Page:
I’m not a technophobe – it all just scares me a bit…

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I’m not a fan of hand dryers.

Not that I like having wet hands or anything, but hand dryers – especially those new ones – annoy me.

You know the ones, they look a bit like a toaster with no sides and are mounted on the wall of every public toilet in the world.

It presents you with a bit of an odd choice a) wipe your hands on something that actually, y’know, dries them, or b) limp-wristedly drop your hands in and out of a machine that sounds vaguely like a scooter, and leaves your hands cold and moist.

This does seem to be a trend in society – overcomplicating things with technology and being preoccupied with ‘progress’. Although I am a bit confused as to why ‘progress’ always has to give me a headache.

Take your mobile phone. When was the last time you looked at it? Probably pretty recently, you may even be reading this on your mobile right now. Do you notice the one thing you’re not doing with your mobile right now?

Yup, making a phone call.

Around 90% of the time when I’m using my phone it’s for something other than making a phone call. I’ll go days without making or receiving one, but will use my phone to send emails, browse the internet, chuck a bird at a pig, etc. Occasionally I’ll use it to text too, but even that’s only on New Year’s Day at 12:01am.

Actually make that 12.45am, the network usually crashes until then.

Most phones now come with video calling capabilities too. When was the last time you actually saw someone using that, other than on the TV advert for it? Call me a traditionalist, but if I want to see someone when I talk to them, I’ll either go visit them or invite them round. There’s no need to involve Wi-Fi or Apple.
And they’ve developed a new way of typing on your mobile now too. This involves a circle on the face of the phone, which you slide your finger around in order to choose the specific letters you want. Sound familiar? It should do, it’s how we used to dial phones. So ‘progress’ here apparently reads ’stuff we did 20 years ago’.

Even kitchen appliances are getting in on the act – everything’s got a digital readout. Washing machines used to have a dial, now they have an in-built computer. The last one I bought had a thirty page manual. I wanted a clean shirt, not a certificate.

My favourite has to be the toaster I saw which had a digital display though. Surely if there’s one appliance that doesn’t need a hard drive it’s a toaster. What’s this even for? Syncing your phone to your breakfast?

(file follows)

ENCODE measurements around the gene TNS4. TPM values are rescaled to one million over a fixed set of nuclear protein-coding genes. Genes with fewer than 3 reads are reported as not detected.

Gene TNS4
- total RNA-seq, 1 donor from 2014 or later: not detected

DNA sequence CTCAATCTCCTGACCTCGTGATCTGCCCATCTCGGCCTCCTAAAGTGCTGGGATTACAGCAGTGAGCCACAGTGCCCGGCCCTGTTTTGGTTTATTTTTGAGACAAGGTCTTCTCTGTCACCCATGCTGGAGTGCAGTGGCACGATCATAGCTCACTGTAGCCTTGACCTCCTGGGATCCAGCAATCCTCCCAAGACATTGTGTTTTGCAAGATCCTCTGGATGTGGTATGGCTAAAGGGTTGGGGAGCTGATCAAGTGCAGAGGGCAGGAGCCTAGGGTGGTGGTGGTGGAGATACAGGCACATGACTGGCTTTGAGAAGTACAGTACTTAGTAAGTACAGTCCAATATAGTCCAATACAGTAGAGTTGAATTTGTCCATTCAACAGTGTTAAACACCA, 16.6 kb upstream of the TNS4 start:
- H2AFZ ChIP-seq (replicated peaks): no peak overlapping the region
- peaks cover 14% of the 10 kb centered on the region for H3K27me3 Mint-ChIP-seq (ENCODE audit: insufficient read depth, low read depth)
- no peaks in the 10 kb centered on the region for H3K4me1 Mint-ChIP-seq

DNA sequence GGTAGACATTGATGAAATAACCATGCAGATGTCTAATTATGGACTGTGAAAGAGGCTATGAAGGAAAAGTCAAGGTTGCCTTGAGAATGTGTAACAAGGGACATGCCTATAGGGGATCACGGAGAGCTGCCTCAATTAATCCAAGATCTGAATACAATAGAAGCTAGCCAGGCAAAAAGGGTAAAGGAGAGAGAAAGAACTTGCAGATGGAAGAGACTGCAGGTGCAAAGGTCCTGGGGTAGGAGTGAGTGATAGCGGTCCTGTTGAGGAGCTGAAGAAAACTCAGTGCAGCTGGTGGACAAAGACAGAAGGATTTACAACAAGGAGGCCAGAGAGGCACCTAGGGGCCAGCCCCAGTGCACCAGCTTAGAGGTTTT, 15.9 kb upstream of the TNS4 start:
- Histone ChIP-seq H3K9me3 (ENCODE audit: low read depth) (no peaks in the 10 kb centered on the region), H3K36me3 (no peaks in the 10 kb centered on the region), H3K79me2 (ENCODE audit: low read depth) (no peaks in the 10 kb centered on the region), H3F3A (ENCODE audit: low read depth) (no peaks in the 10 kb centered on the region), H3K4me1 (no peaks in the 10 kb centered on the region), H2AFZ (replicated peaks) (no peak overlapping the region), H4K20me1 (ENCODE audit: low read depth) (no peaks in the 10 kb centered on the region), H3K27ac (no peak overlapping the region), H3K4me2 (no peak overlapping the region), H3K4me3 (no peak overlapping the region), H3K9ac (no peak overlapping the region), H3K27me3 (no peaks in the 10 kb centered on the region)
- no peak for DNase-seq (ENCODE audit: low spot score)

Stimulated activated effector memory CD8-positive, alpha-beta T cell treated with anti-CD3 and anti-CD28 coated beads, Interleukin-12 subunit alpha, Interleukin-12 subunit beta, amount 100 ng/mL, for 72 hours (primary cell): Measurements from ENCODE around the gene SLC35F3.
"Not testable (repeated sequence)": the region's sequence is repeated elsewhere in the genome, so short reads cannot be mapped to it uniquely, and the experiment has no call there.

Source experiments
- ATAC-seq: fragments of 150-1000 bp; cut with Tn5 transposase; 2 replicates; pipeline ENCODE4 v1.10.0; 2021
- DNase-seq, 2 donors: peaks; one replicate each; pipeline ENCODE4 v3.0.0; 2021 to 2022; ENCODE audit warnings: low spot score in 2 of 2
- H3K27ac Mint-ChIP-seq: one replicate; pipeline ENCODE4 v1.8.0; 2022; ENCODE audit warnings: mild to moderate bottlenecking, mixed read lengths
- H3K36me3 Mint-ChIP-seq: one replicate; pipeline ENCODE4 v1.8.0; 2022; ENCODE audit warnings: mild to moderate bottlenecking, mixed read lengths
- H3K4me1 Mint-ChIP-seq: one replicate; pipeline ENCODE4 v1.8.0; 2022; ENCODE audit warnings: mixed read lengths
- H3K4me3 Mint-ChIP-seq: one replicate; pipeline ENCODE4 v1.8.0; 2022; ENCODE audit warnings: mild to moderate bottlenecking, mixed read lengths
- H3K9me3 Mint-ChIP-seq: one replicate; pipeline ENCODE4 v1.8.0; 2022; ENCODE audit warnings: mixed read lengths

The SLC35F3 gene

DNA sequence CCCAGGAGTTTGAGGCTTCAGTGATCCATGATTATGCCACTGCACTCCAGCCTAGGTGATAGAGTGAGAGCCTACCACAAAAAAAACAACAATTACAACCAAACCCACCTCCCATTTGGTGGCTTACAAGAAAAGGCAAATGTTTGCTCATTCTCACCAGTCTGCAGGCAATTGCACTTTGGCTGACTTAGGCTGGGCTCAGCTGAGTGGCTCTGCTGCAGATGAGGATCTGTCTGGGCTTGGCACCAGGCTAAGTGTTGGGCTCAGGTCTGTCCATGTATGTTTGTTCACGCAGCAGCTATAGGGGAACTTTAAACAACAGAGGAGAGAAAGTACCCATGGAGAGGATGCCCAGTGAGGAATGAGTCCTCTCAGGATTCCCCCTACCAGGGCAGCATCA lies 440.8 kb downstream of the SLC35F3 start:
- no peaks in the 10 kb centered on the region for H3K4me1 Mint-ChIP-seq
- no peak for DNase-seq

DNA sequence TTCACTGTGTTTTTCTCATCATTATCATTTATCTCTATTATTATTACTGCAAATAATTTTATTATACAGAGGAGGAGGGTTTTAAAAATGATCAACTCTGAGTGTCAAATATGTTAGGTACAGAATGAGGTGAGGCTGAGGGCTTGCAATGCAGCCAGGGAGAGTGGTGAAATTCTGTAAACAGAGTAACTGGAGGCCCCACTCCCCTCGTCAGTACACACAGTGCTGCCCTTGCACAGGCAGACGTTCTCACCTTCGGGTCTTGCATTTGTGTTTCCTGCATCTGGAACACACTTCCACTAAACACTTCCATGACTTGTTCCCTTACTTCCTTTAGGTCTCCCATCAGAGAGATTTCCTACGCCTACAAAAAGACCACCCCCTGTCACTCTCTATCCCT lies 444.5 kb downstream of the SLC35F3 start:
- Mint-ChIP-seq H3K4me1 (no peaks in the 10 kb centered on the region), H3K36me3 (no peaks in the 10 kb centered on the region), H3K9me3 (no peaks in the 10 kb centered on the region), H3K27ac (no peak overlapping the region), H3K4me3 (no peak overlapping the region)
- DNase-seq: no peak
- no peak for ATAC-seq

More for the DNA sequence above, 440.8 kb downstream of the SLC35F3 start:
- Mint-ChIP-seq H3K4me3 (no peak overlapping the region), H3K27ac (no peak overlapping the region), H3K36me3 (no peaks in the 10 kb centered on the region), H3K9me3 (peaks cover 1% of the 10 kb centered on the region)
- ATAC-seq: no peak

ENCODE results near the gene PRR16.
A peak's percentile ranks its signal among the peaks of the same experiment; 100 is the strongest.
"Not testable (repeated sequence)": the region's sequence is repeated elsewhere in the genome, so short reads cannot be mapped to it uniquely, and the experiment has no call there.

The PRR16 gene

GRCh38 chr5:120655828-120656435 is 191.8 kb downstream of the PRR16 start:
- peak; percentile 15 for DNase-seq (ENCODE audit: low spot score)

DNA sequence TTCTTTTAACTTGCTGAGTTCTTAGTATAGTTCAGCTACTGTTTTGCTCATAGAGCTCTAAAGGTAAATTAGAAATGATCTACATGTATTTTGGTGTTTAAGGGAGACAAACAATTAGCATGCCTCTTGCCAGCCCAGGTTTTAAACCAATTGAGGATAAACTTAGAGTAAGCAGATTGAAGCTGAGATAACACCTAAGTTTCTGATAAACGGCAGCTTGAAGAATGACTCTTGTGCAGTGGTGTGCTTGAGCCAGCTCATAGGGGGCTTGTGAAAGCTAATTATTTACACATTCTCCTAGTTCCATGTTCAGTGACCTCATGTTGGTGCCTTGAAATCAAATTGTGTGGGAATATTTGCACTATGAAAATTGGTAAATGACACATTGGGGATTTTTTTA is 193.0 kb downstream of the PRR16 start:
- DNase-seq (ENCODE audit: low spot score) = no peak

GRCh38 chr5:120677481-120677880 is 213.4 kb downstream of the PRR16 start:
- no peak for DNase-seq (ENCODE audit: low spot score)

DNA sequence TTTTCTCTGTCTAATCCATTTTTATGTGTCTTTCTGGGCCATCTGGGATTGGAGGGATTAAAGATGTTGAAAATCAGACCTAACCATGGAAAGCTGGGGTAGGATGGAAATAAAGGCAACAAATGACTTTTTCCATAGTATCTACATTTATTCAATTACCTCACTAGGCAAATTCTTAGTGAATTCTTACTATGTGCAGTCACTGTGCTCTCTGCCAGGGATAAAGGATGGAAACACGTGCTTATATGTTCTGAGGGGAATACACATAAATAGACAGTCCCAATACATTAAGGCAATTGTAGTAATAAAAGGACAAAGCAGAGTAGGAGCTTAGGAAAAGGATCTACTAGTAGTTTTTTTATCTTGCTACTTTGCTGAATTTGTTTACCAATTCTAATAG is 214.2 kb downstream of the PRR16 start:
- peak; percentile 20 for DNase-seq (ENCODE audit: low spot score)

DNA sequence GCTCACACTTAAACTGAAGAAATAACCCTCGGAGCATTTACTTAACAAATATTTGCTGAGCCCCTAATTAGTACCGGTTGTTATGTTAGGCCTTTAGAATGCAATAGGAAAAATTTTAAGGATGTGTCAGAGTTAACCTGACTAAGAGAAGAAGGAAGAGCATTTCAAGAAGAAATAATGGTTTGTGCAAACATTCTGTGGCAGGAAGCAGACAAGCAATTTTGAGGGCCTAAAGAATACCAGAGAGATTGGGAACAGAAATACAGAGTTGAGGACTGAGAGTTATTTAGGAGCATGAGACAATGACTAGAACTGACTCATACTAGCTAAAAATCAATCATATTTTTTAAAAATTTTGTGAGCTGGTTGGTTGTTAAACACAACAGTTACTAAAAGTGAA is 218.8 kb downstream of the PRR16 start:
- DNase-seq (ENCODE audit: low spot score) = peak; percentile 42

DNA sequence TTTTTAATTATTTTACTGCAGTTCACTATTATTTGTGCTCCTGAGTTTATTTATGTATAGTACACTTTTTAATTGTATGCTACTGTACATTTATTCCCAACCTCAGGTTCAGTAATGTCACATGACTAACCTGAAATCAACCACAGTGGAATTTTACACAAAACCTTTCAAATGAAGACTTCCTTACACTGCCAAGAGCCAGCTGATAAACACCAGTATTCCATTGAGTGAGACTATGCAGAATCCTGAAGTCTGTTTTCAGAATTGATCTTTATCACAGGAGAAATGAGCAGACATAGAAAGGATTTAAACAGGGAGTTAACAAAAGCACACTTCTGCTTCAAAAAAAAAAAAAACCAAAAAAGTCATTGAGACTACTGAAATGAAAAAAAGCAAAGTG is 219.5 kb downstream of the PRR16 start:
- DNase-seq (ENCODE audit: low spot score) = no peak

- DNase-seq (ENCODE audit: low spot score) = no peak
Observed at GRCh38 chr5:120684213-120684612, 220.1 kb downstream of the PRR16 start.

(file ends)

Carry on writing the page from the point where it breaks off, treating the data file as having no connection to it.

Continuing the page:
The last time I went to buy a TV was ridiculous too – mainly because they getting ‘improved’. I needed to get a new one a while ago, and was asked what ‘refresh’ rate I was looking for, whether I needed a TV with Advanced Contrast Enhancer, and whether I needed an internet TV (and if so did I want it inbuilt or one where I needed a dongle)?

I eventually managed to sidestep all of the technological hieroglyphics and just bought a TV which looked pretty good and wasn’t too expensive.

Then I looked at the remote.

I’ve seen less complicated boiler instructions (just…). There was a button for everything – the weirdest one had a big heart on it which worryingly has no effect on the TV at all. (Was it just a thank you from Sony..?)

No wonder old people get so confused with this stuff – it took me a week to work out that the Exit, Return, Home and Back buttons essentially all did the same thing.

Last but not least are electric toothbrushes. A toothbrush is essentially a stick with bristles on, that you rub onto your teeth. How can you possibly complicate that? You don’t need much in the way of qualifications to use a toothbrush (a hand, an arm, some teeth), and it’s not the most strenuous of activities. Men especially have been practicing that motion for years.

Ahem.

I do think there have been incredible changes in technology – if it wasn’t for Twitter I wouldn’t know what was going on in the world half the time – but for the normal, day to day things, I reckon we can live without the complications.

Especially if they make a stupid noise and don’t dry my hands properly.

 

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